dopamine decarboxylase inhibitors
L-DOPA is a precursor of dopamine. Dopamine iteself does not cross the blood-brain barrier and so is no effective as a drug. L-DOPA does enter the brain and is converted to dopamine in the striatum.
L-DOPA is usually given in conjunction with an inhibitor of dopamine decarboxylase. The inhibitor does not cross the blood-brain barrier hence the side-effects of peripheral dopamine production, such as nausea, are reduced while the central actions of L-DOPA are augmented.
NICE state that it is not possible to identify a universal first-choice drug therapy for people with early Parkinson's disease (PD). A possible inititial first-choice therapy is levodopa therapy (2)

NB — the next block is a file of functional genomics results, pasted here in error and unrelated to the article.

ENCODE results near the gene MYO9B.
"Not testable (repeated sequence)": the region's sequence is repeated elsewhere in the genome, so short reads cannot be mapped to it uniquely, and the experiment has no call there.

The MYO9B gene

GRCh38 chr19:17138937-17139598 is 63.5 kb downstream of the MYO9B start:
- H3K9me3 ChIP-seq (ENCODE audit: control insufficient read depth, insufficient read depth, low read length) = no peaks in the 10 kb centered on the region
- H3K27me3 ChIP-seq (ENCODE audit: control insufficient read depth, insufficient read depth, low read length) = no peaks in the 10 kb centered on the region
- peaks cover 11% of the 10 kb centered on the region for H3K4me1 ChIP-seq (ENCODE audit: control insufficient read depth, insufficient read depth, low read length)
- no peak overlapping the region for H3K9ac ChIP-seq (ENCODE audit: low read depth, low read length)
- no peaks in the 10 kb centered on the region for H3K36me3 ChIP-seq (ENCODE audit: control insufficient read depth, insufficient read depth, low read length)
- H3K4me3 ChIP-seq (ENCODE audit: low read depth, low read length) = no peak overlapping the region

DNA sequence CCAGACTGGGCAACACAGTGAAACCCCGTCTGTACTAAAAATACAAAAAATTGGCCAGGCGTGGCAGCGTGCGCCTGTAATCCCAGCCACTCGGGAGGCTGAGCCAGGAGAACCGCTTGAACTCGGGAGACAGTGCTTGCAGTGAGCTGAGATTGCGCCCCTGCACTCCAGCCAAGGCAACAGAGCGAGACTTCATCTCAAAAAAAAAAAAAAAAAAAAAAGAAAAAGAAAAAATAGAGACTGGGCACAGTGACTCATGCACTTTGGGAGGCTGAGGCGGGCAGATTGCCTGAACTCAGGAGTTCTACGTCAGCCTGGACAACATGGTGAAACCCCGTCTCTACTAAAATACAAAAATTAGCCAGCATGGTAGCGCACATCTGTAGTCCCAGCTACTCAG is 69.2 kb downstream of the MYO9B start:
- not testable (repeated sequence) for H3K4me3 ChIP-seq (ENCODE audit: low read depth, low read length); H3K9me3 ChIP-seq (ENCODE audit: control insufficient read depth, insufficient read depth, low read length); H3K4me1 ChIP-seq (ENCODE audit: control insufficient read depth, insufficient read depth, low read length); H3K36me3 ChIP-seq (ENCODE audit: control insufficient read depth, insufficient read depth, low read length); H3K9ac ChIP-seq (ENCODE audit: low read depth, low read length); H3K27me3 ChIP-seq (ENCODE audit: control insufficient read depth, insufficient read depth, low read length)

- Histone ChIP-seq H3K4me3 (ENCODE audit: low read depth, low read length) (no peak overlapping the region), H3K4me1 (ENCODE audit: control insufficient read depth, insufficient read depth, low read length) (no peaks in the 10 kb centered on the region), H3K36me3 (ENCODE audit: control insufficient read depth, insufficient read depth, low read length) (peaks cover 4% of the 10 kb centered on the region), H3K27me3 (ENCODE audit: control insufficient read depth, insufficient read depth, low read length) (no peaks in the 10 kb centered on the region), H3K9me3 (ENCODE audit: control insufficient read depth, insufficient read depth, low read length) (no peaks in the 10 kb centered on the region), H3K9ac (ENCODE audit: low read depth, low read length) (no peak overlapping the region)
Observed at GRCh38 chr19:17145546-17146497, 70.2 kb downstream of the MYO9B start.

- the dose of levodopa should be kept as low as possible to maintain good function in order to reduce the development of motor complications
- modified-release levodopa preparations may be used to reduce motor complications in people with later PD, but should not be drugs of first choice
- Clarke CE (1999). Managing early Parkinson's disease. The Practitioner; 243: 39-47.
- NICE (June 2006). Parkinson's disease
Last reviewed 01/2018